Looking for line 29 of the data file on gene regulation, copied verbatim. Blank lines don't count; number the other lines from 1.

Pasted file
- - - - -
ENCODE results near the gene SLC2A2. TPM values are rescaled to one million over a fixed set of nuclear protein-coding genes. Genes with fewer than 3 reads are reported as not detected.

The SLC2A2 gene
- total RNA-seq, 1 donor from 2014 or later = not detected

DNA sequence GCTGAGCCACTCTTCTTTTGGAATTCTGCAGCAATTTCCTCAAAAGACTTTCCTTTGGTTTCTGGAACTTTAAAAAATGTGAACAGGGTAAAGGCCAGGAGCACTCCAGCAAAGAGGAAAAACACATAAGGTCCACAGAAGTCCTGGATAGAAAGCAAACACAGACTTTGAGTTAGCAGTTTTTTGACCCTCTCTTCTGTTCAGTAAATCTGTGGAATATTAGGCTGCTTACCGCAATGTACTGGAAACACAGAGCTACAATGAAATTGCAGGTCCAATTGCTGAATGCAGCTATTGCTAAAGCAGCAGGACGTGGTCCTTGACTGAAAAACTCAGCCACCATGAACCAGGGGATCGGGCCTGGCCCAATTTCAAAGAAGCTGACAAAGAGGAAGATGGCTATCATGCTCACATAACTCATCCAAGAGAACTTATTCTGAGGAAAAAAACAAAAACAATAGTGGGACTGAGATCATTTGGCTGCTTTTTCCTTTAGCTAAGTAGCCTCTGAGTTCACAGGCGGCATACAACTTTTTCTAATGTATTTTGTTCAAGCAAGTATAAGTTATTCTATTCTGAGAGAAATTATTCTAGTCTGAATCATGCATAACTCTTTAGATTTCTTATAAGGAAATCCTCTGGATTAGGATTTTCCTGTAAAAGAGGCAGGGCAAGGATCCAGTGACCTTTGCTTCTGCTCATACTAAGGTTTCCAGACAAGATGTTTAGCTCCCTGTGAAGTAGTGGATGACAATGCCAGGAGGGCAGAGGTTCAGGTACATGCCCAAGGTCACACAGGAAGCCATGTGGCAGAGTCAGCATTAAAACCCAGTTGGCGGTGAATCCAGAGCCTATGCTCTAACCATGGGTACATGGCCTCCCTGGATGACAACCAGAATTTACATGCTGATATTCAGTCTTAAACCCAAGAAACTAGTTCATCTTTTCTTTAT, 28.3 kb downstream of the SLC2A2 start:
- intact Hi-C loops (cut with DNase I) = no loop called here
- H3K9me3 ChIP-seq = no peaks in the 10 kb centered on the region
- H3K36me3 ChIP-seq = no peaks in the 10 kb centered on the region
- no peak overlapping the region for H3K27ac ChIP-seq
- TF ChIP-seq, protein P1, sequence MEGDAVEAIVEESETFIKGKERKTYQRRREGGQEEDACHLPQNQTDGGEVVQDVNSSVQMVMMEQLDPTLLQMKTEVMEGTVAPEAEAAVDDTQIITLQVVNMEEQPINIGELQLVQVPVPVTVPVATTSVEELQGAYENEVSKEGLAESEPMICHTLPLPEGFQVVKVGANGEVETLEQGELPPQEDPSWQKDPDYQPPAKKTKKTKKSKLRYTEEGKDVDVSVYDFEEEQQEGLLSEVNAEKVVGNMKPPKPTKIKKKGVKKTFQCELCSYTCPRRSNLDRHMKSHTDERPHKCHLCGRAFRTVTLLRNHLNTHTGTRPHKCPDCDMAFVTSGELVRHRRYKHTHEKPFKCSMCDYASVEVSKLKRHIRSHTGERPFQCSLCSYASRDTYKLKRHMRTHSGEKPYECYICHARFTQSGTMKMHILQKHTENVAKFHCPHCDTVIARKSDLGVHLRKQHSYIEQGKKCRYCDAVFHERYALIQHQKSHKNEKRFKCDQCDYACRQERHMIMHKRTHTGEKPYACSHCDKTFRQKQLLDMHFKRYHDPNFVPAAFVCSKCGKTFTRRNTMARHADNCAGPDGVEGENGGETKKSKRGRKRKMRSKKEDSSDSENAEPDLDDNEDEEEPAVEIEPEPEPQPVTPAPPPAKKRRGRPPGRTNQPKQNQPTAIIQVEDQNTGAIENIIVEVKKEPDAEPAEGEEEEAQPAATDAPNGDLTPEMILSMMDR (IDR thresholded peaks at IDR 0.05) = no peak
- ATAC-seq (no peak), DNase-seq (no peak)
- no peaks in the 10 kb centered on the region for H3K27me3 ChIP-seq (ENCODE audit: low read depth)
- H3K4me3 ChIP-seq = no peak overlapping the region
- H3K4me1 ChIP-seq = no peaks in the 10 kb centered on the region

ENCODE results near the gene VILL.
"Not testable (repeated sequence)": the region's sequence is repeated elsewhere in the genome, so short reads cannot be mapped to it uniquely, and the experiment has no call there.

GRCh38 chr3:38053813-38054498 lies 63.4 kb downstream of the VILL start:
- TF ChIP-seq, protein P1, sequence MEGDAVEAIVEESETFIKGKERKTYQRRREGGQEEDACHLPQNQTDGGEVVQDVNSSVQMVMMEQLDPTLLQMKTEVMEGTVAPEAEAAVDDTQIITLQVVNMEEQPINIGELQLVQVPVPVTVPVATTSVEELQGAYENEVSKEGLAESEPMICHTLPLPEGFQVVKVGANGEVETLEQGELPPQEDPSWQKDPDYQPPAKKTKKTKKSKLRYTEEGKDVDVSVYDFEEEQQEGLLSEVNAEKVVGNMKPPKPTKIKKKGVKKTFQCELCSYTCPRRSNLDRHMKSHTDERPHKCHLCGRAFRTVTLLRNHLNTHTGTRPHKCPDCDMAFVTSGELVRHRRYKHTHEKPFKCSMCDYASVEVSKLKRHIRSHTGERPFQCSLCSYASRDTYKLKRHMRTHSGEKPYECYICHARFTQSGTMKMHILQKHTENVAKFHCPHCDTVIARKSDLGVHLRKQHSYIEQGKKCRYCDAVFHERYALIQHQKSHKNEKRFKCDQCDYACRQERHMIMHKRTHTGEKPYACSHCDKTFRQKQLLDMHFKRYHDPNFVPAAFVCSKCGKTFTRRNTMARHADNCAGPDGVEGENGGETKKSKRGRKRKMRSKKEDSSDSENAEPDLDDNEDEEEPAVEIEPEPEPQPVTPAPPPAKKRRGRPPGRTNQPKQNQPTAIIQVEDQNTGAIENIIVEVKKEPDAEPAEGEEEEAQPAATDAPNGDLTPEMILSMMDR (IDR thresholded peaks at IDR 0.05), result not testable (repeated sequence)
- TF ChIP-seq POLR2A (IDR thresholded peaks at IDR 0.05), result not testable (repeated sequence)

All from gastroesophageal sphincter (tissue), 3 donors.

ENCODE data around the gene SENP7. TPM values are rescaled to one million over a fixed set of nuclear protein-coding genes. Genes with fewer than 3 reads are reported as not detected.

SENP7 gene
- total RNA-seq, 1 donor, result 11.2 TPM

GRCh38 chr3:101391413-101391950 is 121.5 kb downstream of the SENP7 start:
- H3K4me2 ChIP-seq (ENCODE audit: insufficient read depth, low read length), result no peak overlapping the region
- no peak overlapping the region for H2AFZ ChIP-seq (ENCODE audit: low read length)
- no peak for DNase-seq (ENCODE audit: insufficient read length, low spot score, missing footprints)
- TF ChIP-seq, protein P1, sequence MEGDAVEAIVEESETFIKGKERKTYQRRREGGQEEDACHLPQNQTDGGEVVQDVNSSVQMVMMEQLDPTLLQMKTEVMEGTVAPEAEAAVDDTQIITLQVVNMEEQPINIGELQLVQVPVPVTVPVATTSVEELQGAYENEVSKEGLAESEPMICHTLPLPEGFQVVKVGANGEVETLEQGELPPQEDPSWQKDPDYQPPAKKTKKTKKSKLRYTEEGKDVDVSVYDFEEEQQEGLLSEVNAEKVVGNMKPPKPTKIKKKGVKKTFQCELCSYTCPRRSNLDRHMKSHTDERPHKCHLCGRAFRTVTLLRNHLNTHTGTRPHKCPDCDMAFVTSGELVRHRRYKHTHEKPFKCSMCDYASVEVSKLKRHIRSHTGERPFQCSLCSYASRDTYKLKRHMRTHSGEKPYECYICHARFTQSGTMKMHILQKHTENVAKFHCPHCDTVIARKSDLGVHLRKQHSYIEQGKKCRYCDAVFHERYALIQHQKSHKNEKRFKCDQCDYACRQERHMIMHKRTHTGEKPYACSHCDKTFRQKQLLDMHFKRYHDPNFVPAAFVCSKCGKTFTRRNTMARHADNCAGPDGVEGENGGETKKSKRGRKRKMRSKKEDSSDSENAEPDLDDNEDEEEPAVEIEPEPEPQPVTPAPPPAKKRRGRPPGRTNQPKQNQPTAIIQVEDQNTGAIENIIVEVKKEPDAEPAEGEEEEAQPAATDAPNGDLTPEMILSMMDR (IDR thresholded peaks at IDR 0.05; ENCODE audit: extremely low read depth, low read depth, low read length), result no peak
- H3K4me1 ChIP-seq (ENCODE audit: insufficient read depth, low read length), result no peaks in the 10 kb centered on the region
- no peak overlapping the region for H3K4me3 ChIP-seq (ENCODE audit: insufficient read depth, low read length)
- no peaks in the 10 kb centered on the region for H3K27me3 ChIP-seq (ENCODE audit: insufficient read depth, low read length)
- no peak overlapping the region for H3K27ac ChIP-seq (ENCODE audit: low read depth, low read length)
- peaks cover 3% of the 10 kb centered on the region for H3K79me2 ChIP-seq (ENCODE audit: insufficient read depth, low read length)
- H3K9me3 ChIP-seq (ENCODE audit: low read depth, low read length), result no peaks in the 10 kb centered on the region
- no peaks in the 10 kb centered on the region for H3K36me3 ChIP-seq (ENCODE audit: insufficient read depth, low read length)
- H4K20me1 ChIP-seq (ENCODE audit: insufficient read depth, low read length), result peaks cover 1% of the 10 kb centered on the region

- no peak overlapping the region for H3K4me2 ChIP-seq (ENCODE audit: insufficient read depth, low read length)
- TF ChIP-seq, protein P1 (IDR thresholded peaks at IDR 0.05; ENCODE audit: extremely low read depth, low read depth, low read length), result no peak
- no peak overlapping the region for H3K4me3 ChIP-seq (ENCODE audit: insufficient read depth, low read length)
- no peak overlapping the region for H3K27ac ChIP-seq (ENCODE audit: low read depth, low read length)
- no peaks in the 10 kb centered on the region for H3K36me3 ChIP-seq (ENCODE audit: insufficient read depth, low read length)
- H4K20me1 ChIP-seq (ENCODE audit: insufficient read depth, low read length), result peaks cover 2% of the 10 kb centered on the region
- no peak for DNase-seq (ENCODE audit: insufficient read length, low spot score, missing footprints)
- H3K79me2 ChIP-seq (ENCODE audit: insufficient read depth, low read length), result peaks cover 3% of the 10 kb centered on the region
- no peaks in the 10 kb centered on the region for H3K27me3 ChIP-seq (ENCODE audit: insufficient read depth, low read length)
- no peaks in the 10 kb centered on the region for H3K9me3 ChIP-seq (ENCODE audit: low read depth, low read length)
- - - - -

- no peak overlapping the region for H3K4me3 ChIP-seq (ENCODE audit: insufficient read depth, low read length)